Plus: Clean(er) beef
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APRIL 20, 2022

Greetings from New York City. Anca and I met in person for the first time—it was glorious!

Anca anchors this week’s newsletter with a story on permitting and a Data Dive on wind energy growth.

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Slow approval of renewables projects puts climate goals at risk

In 2012, a Danish renewable energy developer applied for a permit to build an offshore wind farm in the country’s southern waters that could power 350,000 homes.

In 2020, after navigating a complex application process, the company, European Energy A/S, finally won approval from regulatory authorities to move forward—only to find out in the same meeting that another government branch was planning to declare the selected area a nature-protected zone.

“You go into a meeting, and you bring the champagne bottle to celebrate after eight years of developing the project and all of a sudden they pull this white rabbit,” said Mathias Aarup Berg, senior regulatory affairs manager at European Energy. “It came as lightning from a blue sky. We had heard nothing about this.”

This Danish’s company’s experience reflects the challenge of permitting facing clean energy developers all over the world. What were once seen as procedural issues are now inadvertently sabotaging the climate goals of the European Union, the United States and more.

Permitting delays are separate from but related to another hurdle in the race to net zero: growing public opposition to new clean energy projects. Last year, Cipher scrutinized a proposed power line in Maine that failed due to local objections.

In the EU, a mix of lack of staff, red tape, uncoordinated internal decision-making and growing biodiversity concerns are among the main obstacles leading to permitting delays. The urgency to scale up renewables is even more palpable now due to Russia’s invasion of Ukraine, with the bloc keen to reduce its dependence on energy imports.

“I don’t want to overdramatize, but permitting is key for securing a stable energy supply,” Morten Petersen, a Danish MEP from the liberal Renew Europe group and vice chair of the European Parliament’s Industry, Research and Energy Committee, told Cipher. “It’s becoming a security policy, which is not something any of us thought of.”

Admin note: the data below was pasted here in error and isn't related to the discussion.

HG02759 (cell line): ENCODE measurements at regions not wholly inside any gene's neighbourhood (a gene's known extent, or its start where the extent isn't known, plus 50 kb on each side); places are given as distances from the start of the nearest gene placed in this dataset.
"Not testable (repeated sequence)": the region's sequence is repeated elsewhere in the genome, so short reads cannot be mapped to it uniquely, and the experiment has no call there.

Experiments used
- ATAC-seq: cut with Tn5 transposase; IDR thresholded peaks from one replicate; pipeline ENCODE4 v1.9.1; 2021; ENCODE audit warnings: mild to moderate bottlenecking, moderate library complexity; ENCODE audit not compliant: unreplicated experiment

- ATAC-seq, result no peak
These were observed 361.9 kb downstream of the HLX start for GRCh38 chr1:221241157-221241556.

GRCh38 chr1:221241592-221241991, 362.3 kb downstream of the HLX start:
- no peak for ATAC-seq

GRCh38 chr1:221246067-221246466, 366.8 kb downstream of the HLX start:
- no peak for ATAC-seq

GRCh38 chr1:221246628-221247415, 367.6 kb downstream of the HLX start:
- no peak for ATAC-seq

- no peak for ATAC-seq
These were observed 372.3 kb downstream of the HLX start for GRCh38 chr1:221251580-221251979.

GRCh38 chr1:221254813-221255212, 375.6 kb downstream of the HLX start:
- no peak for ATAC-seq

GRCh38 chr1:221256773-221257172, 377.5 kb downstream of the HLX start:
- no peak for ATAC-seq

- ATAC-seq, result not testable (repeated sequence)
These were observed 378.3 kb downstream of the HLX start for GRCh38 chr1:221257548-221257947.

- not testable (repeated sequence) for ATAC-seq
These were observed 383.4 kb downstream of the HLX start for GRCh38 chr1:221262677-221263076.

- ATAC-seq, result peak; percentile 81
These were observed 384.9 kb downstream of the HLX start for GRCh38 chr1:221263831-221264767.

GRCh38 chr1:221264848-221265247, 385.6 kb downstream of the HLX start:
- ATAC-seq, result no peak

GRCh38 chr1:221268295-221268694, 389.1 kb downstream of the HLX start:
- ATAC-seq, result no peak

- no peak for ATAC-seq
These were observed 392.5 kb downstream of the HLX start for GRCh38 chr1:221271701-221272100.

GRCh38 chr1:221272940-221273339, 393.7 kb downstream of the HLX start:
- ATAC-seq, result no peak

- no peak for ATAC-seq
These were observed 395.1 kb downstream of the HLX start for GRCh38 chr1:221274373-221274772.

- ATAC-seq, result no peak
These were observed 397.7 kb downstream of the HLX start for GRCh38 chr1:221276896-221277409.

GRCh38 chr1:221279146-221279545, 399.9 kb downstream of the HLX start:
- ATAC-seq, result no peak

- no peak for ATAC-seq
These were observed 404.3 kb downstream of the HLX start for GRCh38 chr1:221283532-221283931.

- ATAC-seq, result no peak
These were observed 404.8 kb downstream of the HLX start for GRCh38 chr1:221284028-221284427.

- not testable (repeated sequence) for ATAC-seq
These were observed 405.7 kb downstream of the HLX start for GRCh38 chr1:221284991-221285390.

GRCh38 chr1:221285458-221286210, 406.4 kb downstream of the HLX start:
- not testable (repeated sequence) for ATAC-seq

A previously revised renewables law tried to tackle the issue of permitting bottlenecks a few years ago, including by streamlining the process and setting up deadlines in some cases. Yet many EU countries missed a June 2021 deadline for bringing these changes into national law.

This shows the wider disconnect between decisions made in Brussels, the EU capital, and action on the ground around the Continent. Recognizing the problem, the European Commission, the EU’s executive arm, is set to release next month guidelines for EU countries to help streamline permitting procedures.

The EU wants to get 40% of its energy needs from renewable sources by 2030 (compared to 22% today). There’s talk of bumping up the target even higher in light of the war.

But the EU is not building enough wind energy to reach its targets largely due to permitting delays, Wind Europe, the European wind lobby group, said in February. (This is a global problem; see our Data Dive below). The EU has four times more wind capacity stalled in the permitting phase than under construction, according to an analysis by Global Data and the Energy Monitor.

“The permitting is so long that you never know when the project will start being built, and you don’t know when turbines will be delivered out of the factories,” said Pauline Fournols, adviser on energy and environment at Wind Europe. “It has an economic impact.”

Permitting procedures for new onshore wind projects can take anywhere between two and seven years, and between less than one year and over four years for solar projects, Commission officials said in a recent webinar.

A report last month from energy consulting firm eclareon has found that no EU country has effective policies in place that would ensure the necessary deployment of wind and solar farms. The most serious problems are linked to bureaucracy, the report says, “especially the high complexity, long duration and low transparency of administrative procedures.”

As in the Danish case above, it’s common for one government branch to be unaware of the decisions made by another.

“It’s a real issue, the right hand not knowing what the left hand is doing,” Petersen said.

Veerle Dossche, energy policy coordinator at Climate Action Network Europe, a coalition of NGOs, said that while officials need to ease up permitting procedures, a faster deployment of green energy “needs to be managed with respect for biodiversity and ensure citizens and communities are fully involved in decision-making processes and benefit from the energy transition.”

To fully tap into local renewable energy potential, Dossche said officials need to identify sufficient local and regional priority areas for wind and solar farms that are least damaging to the environment. This kind of planning would also create clarity for the larger public, she added.

The German government, which wants to get all of its electricity from renewable power by 2035, presented earlier this month a set of significant energy policy reforms, which are also meant to overhaul permitting processes. The reforms include designating renewables as projects of “overriding public interest,” meaning they’ll be given priority in the event of legal conflicts with other regulations.

Berg’s company in Denmark is aiming for a similar approach for its offshore wind project. The company is seeking potential wiggle room to build the project in the protected area based on public interest while also protecting wildlife. The government signaled support to providing an exception to see the wind farm through.